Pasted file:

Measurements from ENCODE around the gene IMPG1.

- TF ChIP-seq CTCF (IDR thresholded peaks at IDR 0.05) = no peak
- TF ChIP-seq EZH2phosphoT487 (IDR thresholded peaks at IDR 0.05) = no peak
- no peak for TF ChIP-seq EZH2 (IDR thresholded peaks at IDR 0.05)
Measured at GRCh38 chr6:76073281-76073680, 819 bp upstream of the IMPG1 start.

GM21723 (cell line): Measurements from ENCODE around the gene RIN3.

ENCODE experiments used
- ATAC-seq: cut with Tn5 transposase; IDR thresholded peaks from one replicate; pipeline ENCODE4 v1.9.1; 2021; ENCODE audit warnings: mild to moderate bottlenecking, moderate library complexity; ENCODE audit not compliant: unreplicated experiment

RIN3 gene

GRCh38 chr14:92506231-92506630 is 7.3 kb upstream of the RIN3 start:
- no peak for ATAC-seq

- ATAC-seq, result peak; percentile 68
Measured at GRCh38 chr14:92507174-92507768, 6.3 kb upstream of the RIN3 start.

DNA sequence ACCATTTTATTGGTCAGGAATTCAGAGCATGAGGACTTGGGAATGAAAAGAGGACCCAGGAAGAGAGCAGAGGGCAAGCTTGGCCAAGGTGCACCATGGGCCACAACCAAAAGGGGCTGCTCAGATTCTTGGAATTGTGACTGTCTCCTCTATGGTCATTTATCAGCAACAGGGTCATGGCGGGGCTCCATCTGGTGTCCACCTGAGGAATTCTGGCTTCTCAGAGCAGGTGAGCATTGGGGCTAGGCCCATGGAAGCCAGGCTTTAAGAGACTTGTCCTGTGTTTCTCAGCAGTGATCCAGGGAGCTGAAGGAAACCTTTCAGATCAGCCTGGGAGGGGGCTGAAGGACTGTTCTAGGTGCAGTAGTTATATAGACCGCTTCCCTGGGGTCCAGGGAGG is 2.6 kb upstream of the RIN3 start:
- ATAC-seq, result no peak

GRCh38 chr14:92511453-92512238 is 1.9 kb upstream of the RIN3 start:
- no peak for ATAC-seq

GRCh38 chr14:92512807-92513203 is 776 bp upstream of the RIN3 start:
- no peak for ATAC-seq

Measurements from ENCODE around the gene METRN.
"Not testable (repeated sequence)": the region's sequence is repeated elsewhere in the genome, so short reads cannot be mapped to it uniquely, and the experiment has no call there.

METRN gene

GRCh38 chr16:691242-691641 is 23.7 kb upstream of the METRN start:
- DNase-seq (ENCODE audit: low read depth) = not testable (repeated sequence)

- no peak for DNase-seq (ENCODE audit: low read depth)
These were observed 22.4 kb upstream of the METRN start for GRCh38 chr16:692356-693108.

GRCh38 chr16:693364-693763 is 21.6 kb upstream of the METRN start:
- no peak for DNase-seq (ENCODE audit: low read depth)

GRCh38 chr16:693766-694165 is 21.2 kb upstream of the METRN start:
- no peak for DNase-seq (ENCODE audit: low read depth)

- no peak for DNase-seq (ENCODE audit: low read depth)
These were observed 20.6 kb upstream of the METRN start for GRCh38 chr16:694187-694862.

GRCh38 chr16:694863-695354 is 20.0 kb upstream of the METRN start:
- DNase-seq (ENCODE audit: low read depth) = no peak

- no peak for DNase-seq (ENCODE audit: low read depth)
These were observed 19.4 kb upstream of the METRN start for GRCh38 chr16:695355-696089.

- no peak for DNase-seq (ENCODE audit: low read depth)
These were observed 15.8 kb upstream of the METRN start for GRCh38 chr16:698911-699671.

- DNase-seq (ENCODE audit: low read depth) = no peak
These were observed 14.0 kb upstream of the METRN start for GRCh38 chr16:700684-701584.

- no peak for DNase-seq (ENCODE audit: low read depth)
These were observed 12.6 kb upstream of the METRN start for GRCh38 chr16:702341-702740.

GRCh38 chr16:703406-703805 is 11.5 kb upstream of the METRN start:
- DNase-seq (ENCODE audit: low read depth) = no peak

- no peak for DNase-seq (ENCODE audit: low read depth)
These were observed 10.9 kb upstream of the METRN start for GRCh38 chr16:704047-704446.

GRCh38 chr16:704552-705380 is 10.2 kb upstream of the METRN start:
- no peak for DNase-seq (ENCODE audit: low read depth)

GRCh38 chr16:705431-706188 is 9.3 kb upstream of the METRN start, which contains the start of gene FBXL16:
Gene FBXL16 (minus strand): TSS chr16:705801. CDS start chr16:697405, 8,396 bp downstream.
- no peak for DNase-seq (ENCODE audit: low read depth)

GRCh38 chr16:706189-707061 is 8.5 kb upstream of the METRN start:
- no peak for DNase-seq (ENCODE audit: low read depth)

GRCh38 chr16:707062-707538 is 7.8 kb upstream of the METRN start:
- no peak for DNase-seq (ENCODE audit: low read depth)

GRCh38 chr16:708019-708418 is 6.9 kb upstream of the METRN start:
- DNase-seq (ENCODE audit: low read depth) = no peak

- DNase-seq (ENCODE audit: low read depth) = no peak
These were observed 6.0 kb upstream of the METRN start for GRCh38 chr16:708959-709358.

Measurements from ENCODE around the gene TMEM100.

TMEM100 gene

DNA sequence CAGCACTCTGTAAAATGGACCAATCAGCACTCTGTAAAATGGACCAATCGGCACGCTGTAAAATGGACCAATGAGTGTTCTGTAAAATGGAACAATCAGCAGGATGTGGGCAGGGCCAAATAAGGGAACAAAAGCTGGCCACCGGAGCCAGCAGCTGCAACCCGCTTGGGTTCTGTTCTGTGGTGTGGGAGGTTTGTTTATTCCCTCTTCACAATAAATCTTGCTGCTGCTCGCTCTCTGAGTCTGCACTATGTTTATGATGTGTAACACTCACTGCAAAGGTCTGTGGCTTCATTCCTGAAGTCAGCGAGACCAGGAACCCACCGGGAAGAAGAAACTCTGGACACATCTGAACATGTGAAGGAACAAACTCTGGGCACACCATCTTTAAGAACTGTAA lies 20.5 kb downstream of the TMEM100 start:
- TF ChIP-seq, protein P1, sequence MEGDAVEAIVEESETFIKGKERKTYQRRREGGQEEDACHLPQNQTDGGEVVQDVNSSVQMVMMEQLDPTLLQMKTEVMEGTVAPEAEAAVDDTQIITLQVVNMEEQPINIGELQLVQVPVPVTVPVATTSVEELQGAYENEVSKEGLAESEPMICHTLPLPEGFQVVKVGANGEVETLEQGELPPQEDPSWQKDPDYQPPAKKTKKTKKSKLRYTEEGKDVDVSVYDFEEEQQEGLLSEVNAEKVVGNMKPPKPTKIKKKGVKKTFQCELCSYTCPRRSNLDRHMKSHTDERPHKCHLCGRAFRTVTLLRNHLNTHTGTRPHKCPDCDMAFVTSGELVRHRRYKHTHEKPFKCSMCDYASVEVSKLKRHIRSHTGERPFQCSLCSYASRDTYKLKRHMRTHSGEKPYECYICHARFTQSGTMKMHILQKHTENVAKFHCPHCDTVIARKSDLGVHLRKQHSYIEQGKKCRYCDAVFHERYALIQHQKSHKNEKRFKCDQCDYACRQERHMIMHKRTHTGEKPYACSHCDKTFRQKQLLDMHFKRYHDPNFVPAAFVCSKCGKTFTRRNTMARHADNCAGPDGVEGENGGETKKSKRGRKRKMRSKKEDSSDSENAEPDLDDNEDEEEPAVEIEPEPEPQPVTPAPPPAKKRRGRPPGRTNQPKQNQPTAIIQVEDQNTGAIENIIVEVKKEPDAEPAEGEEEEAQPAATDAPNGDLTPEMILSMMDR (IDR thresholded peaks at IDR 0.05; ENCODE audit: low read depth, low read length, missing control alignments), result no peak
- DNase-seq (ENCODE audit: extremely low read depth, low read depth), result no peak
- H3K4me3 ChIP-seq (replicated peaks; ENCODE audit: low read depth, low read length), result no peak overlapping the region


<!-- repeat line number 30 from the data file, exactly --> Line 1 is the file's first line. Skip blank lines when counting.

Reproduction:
- no peak for DNase-seq (ENCODE audit: low read depth)